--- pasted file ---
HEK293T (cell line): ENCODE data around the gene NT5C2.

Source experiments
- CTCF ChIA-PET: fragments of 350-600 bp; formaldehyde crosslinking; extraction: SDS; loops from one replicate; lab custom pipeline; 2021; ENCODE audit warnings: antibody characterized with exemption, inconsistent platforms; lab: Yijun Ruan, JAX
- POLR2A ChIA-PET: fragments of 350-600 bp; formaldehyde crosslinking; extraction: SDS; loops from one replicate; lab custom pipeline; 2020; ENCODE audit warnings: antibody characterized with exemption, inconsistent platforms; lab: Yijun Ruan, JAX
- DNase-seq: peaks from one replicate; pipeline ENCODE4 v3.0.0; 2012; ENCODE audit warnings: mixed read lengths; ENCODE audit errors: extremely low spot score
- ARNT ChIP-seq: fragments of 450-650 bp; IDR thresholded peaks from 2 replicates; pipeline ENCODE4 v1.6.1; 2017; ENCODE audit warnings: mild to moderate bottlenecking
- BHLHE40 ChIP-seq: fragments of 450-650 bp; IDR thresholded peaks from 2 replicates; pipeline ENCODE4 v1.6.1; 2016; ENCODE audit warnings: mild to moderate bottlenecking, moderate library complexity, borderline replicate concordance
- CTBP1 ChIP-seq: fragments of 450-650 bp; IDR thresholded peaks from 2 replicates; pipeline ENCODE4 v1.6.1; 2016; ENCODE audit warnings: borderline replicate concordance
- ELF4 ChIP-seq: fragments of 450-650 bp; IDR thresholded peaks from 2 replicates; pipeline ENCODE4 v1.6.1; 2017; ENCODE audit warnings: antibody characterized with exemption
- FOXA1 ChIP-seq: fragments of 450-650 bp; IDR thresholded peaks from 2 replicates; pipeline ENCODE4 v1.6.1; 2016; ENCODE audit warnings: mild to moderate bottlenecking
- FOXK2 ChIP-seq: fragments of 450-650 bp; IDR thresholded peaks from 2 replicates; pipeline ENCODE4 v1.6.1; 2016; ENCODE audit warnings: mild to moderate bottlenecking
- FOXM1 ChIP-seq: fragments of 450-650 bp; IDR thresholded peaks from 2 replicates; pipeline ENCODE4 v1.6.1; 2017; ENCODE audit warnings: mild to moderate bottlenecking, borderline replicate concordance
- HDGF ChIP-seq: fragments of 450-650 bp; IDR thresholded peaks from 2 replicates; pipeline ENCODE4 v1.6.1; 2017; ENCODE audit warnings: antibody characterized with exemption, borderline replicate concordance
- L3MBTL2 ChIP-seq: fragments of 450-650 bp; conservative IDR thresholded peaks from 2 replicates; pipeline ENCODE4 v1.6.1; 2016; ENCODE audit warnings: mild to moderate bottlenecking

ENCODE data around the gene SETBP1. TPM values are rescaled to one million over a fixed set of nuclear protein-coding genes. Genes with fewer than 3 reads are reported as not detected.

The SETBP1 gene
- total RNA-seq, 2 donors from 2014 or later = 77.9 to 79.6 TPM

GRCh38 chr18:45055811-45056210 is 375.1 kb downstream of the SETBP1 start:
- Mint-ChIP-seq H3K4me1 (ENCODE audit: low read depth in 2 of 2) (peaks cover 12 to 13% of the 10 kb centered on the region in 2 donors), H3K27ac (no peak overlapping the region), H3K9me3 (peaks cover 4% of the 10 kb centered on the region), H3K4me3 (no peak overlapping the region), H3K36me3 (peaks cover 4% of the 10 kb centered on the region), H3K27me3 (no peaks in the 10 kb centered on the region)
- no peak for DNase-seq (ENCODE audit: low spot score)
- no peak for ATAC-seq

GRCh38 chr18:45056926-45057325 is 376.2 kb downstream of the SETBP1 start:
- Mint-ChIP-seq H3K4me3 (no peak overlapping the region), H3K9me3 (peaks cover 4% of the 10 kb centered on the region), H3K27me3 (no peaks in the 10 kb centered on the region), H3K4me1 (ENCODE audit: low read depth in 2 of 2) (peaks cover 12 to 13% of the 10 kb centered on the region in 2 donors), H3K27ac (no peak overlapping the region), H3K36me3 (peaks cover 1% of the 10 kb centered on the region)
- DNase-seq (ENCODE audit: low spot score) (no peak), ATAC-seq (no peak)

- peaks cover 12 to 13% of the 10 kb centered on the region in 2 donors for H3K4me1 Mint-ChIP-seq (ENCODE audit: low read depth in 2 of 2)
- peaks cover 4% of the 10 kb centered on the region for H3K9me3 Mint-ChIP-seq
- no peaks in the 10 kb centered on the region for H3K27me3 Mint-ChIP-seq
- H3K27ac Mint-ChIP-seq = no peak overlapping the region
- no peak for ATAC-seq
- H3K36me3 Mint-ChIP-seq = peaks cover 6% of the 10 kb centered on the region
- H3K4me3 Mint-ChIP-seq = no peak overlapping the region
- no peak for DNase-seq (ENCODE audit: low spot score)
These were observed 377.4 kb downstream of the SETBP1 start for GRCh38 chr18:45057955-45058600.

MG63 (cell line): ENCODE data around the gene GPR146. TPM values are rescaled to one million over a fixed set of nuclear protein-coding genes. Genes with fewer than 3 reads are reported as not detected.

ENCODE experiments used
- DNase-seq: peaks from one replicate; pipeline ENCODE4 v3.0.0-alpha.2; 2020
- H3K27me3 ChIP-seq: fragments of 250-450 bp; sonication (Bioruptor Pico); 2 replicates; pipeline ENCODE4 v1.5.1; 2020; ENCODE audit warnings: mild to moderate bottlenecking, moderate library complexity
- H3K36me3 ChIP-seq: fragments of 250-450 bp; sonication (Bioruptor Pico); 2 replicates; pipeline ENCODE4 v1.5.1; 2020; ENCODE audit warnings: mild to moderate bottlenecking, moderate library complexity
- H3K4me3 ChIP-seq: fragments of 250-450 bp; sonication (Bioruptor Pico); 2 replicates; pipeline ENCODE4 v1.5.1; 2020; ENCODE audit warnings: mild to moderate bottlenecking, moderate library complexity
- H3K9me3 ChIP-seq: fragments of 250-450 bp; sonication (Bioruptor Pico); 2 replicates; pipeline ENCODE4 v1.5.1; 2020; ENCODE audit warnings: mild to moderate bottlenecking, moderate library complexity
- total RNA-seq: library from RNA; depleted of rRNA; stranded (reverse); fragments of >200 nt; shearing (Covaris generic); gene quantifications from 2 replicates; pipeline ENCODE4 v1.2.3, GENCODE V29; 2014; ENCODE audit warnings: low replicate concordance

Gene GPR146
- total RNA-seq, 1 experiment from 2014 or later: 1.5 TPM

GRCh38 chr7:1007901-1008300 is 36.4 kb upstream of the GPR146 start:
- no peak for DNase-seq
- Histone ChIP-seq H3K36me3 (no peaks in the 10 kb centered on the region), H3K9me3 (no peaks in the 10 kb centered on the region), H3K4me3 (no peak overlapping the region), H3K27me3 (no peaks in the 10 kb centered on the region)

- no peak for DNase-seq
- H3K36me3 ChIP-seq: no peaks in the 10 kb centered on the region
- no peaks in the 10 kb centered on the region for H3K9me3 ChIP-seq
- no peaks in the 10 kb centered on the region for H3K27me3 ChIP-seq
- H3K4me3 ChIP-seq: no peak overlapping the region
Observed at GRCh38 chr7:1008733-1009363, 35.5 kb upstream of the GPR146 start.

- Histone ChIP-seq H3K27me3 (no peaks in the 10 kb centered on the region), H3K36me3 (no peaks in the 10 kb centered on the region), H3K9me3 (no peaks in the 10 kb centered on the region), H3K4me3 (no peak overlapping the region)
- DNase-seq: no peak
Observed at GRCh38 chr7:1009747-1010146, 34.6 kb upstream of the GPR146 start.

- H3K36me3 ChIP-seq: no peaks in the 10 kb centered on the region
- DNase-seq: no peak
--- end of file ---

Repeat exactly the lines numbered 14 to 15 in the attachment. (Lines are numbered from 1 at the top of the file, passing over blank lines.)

- L3MBTL2 ChIP-seq: fragments of 450-650 bp; conservative IDR thresholded peaks from 2 replicates; pipeline ENCODE4 v1.6.1; 2016; ENCODE audit warnings: mild to moderate bottlenecking

ENCODE data around the gene SETBP1. TPM values are rescaled to one million over a fixed set of nuclear protein-coding genes. Genes with fewer than 3 reads are reported as not detected.